East Hanover, N.J. (PRWEB) September 20, 2017
Kessler Foundation researchers have recently published findings of a study examining the effects of exoskeleton-assisted walking on gait parameters and neuromuscular activity in able-bodied individuals and individuals with spinal cord injury (SCI). The article, "Neuromechanical adaptations during a robotic powered exoskeleton assisted walking session" (doi:10.1080.10790268.2017.1314900) was epublished ahead of print on April 20, 2017, in the Journal of Spinal Cord Medicine. The authors are Arvind Ramanujam, Erica Garbarini, Rakesh Pilkar, and Gail Forrest of Kessler Foundation, and Pierre Asselin and Christopher M. Cirnigliaro of the James J. Peters VA Medical Center. This is the first original research journal article published by Kessler Foundation researchers in the field of robotic exoskeleton training. The article’s link is http://tinyurl.com/jwg466c
In the U.S., robotic exoskeletons are being used for rehabilitation and community use by individuals with SCI. Scientists at Kessler Foundation are interested in evaluating the effects of exoskeleton-assisted walking on locomotion, as well as the changes in neuromuscular profiles. In this study, researchers measured the effects of exoskeleton-assisted walking under the “Max Assist” condition during a single session on gait parameters, including the 3-D kinematics of ankle, knee and hip motion, and muscle activation patterns in four individuals with SCI and four able-bodied individuals. The “Max Assist” setting provides the participant with maximum amount of motor assistance to the lower limbs while walking through a predefined walking pattern. For the able-bodied group, data were also collected during overground non-exoskeleton-assisted walking. Participants walked in robotic devices from Ekso Bionics (Richmond, CA).
“For the participants with SCI during a single testing session, we identified specific patterns of muscle firing in the legs that suggest a neuromuscular training response may exist for individuals who complete repeated training bouts of walking using the powered exoskeleton,” said Arvind Ramanujam, MS, Senior Engineer in Human Performance & Engineering Research at Kessler Foundation. “For the able-bodied individuals, when comparing walking with and without using the exoskeleton, we saw major differences in muscle activation patterns and walking speed,” he added. “Our data show that longitudinal studies are definitely needed using different settings for powered exoskeleton training. The number of participants needs to be increased to more accurately evaluate the potential of powered exoskeletons to improve recovery of gait after a spinal cord injury.”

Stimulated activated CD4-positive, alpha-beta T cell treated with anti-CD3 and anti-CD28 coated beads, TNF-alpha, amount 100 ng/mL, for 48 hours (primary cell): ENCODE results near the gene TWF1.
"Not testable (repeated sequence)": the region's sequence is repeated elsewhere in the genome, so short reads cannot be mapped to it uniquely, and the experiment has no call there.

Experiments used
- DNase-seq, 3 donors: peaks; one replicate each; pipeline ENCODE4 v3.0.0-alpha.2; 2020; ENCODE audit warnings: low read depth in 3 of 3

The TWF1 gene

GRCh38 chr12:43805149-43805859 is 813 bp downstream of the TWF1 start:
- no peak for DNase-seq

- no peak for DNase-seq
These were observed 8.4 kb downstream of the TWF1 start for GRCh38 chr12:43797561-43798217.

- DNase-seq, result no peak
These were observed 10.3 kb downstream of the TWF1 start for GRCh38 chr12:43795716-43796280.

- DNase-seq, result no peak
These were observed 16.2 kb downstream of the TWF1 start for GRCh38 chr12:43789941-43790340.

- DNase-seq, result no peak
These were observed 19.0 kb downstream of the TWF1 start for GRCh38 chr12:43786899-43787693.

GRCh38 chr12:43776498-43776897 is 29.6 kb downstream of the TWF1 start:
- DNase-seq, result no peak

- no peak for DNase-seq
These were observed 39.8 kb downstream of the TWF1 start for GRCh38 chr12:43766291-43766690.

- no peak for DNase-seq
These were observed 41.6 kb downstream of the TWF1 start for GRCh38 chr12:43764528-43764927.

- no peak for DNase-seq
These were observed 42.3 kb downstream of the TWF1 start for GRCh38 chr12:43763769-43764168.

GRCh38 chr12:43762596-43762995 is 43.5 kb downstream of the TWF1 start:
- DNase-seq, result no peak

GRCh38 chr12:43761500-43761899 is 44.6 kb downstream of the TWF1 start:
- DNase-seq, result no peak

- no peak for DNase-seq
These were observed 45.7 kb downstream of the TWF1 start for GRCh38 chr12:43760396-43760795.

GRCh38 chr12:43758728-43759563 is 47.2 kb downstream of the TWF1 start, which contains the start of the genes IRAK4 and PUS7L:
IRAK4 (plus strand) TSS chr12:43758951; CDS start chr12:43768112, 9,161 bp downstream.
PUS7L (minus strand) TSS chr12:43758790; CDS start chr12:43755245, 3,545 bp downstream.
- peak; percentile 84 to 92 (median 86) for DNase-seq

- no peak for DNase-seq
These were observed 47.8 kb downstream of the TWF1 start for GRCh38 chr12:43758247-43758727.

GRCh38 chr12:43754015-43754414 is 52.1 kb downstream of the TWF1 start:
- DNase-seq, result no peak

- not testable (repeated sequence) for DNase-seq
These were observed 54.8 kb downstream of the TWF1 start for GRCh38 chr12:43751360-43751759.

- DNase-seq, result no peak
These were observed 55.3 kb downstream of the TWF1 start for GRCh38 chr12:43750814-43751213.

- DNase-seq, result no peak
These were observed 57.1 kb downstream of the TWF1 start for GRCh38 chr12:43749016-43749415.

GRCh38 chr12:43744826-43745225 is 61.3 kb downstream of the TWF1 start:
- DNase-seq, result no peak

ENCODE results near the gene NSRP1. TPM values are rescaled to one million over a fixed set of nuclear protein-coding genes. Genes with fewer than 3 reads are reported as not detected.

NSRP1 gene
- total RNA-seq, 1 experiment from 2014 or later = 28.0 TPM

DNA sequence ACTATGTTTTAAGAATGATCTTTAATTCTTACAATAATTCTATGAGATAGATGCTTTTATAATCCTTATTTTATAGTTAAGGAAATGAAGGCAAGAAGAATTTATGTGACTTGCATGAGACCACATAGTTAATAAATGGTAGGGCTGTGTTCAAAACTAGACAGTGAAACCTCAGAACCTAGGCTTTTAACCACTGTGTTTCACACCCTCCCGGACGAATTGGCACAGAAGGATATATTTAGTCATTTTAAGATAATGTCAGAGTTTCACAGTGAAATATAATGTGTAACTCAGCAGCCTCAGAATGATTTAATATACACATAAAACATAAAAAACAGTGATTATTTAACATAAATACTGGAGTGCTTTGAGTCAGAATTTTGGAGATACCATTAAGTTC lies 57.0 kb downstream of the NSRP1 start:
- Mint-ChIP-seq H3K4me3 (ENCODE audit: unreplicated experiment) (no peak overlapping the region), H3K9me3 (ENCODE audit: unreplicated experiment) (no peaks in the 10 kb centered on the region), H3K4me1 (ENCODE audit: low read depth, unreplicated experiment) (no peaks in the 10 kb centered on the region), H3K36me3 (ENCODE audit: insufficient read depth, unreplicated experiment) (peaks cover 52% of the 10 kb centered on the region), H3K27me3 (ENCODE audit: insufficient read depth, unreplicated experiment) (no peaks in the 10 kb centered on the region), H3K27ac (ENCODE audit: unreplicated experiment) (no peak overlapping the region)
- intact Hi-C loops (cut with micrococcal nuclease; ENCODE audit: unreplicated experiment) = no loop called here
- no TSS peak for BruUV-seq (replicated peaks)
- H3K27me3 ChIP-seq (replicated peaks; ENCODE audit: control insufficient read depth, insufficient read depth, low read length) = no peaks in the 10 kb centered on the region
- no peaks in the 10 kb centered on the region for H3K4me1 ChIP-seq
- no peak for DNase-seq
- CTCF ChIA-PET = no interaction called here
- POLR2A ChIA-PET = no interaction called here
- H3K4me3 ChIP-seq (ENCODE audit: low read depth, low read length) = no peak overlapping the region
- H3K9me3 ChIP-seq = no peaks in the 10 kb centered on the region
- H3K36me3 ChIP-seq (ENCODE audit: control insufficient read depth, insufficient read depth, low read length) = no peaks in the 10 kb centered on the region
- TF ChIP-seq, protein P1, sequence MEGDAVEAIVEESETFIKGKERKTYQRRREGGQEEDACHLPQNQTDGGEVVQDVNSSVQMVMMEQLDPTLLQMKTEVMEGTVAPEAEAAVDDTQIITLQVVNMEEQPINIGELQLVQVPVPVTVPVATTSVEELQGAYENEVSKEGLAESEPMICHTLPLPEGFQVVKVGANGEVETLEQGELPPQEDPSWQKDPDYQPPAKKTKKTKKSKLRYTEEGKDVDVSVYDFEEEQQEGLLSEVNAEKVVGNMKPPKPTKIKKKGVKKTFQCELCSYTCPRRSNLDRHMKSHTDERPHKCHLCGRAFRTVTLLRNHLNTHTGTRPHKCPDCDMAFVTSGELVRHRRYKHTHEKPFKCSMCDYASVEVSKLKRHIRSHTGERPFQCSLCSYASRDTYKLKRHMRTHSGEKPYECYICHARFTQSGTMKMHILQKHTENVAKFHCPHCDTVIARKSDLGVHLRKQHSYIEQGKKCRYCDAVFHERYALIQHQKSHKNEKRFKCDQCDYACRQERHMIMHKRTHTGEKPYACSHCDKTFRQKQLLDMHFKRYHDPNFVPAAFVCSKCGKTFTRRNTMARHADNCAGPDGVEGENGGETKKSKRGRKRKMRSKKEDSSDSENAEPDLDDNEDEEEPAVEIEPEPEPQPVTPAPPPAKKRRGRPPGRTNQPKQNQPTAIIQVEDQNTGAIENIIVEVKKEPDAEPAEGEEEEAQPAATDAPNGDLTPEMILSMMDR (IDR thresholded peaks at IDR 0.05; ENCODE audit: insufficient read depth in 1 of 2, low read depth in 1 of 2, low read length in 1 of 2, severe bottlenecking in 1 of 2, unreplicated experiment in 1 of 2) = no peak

“Understanding how robotic exoskeletons modify locomotor function is fundamental to optimal use during rehabilitation to improve gait pattern, postural stability, and mobility,” said Gail Forrest, PT, PhD, Associate Director of Human Performance & Engineering Research at Kessler Foundation. “This study is an important step towards understanding the potential for exoskeleton-assisted walking to induce changes in neuroplasticity in individuals with motor complete and incomplete spinal cord injury.”
This research was supported by a grant from the New Jersey Commission on Spinal Cord Research (CSCR 131RG013) and Kessler Foundation.
About Kessler Foundation
Kessler Foundation, a major nonprofit organization in the field of disability, is a global leader in rehabilitation research that seeks to improve cognition, mobility and long-term outcomes, including employment, for people with neurological disabilities caused by diseases and injuries of the brain and spinal cord. Kessler Foundation leads the nation in funding innovative programs that expand opportunities for employment for people with disabilities. For more information, visit KesslerFoundation.org.